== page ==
Healthcare Scams

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A Podcast by BBB of the Tri-Counties

A BIG thank you to Ayers Automotive Repairs in Santa Barbara for supporting this podcast.

Welcome to this week’s edition of Your Moment of Trust! Healthcare scams are as
varied as just about any con out there. The fraudster often poses as a government
authority to persuade you to provide personal information related to your Medicare or
Medicaid account for identity theft. In other cases, the con artist is after your health
insurance, Medicaid, or Medicare information to submit fraudulent medical charges.

How the scam works:

The scam typically starts with an email, text message, or phone call that appears to be
from a government agency. Con artists use a variety of stories. In one common version,
the “agent” tells you that he or she needs to update account information to send a new
medical card. In another version, the scammer asks for your account number in
exchange for free equipment or services. A third version involves a threatening robocall
purporting to be from or the Health Insurance Marketplace. You’re told
you must buy health insurance or face a fine. Sure enough, you’re soon asked to
provide personal information. A more recent version has reported Medicare recipients
receiving notices that new Medicare cards with microchips will be sent out and further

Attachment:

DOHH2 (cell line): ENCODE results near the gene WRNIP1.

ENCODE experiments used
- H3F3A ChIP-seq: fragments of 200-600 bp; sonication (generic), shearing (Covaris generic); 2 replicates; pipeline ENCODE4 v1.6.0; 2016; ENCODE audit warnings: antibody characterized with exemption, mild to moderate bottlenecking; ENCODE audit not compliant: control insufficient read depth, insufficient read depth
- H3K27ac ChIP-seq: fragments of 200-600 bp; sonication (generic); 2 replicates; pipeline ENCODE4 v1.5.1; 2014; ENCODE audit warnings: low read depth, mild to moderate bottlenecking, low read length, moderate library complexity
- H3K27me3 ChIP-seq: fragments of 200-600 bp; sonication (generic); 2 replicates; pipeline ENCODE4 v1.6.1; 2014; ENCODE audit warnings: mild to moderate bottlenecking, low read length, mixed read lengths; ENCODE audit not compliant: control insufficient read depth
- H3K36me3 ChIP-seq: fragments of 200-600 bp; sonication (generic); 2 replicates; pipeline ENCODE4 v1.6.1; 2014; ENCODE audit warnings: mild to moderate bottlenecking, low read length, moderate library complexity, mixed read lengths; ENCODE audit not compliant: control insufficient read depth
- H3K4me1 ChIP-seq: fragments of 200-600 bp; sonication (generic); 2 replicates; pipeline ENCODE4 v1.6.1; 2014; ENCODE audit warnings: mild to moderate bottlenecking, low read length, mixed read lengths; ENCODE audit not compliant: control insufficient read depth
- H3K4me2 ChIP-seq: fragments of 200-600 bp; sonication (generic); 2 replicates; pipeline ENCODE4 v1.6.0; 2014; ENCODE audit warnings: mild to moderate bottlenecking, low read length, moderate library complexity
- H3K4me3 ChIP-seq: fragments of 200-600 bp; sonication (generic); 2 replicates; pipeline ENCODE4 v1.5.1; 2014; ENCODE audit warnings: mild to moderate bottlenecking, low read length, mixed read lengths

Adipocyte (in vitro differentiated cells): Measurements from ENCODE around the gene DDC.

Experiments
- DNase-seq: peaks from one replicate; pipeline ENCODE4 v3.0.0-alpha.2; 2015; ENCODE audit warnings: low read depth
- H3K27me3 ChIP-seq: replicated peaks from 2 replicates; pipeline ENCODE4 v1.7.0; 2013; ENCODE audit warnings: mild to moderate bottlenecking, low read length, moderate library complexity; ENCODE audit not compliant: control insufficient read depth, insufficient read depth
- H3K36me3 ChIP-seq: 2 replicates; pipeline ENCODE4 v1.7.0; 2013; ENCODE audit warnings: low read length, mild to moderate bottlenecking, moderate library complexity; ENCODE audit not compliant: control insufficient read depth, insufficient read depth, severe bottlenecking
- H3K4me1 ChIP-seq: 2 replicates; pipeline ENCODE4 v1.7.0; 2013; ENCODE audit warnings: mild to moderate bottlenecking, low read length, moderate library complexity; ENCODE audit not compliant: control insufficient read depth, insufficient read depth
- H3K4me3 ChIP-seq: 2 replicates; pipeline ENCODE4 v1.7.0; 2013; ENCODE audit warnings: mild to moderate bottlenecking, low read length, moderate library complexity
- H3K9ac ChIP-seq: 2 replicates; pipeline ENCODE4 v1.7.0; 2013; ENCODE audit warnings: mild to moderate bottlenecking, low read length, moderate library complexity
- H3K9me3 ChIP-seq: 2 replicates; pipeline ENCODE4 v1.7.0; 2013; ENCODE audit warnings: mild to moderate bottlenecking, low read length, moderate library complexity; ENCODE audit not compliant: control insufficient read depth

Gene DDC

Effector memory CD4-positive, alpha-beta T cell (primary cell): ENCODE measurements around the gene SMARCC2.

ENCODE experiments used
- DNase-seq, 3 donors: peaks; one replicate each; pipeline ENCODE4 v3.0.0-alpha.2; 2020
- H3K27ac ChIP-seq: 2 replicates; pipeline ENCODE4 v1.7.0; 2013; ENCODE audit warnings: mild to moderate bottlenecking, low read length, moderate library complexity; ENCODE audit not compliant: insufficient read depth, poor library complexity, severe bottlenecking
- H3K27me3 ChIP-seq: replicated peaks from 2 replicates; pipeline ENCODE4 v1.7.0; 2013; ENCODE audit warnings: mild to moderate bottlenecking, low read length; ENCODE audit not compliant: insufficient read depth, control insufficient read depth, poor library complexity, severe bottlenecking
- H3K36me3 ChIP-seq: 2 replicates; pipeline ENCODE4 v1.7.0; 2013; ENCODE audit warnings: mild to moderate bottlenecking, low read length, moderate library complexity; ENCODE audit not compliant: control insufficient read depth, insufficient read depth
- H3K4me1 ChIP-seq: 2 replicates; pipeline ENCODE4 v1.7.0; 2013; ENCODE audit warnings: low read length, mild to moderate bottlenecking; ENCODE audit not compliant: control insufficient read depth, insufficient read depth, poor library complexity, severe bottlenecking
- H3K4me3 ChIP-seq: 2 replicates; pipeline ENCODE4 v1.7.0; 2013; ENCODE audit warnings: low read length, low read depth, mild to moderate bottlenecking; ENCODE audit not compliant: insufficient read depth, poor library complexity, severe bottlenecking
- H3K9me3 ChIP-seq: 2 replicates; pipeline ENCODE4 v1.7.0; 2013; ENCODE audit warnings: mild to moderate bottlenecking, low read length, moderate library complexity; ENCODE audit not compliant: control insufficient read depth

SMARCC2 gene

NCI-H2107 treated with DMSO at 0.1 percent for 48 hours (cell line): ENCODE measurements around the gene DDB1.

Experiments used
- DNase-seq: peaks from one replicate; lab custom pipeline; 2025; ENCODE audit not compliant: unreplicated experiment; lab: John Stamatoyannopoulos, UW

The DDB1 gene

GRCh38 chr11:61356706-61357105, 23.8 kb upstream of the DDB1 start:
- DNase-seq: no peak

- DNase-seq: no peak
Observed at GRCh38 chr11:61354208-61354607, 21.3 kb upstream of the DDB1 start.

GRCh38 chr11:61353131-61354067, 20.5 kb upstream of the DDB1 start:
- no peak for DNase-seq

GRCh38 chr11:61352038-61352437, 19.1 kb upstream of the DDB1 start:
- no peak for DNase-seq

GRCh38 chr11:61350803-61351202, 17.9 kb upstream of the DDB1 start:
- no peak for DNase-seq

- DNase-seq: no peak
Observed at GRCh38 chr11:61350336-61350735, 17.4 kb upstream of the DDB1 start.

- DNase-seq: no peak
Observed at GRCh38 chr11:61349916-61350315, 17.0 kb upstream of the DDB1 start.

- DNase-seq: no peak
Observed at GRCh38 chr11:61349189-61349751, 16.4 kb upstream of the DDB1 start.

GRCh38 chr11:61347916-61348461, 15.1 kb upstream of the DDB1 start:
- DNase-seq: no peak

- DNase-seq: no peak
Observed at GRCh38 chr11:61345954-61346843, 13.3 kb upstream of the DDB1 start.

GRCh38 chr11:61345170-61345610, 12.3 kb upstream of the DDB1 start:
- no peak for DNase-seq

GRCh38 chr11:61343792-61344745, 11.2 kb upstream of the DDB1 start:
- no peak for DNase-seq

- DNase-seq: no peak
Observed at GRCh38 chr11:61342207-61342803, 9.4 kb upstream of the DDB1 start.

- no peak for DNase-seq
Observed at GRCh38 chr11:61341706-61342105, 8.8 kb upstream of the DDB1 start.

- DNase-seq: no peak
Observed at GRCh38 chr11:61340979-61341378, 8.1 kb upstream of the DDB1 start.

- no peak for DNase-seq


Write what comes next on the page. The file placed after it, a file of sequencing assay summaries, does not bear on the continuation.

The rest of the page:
verification is required.

Tips to avoid this scam:

● Don’t trust a name or number. Con artists use official-sounding names or mask
their area codes by spoofing to make you trust them. Don’t fall for it.
● Hang up and go to official websites. You can enroll or re-enroll in Medicare at or a marketplace health plan at
● Never share personally identifiable information with someone who has contacted
you unsolicited, whether over the phone, by email, or on social media. This
includes banking and credit card information, your birthdate, Social Security or
Social Insurance number, and, of course, your health insurance number.
● Guard your government-issued numbers. Never offer your Medicare ID number,
Social Security number, health plan info, or banking information to anyone you
don’t know.
● Know the signs. Medicare will never contact you via email, text message, or
phone, asking you to verify personal information.

Until next time!

Check out this episode!

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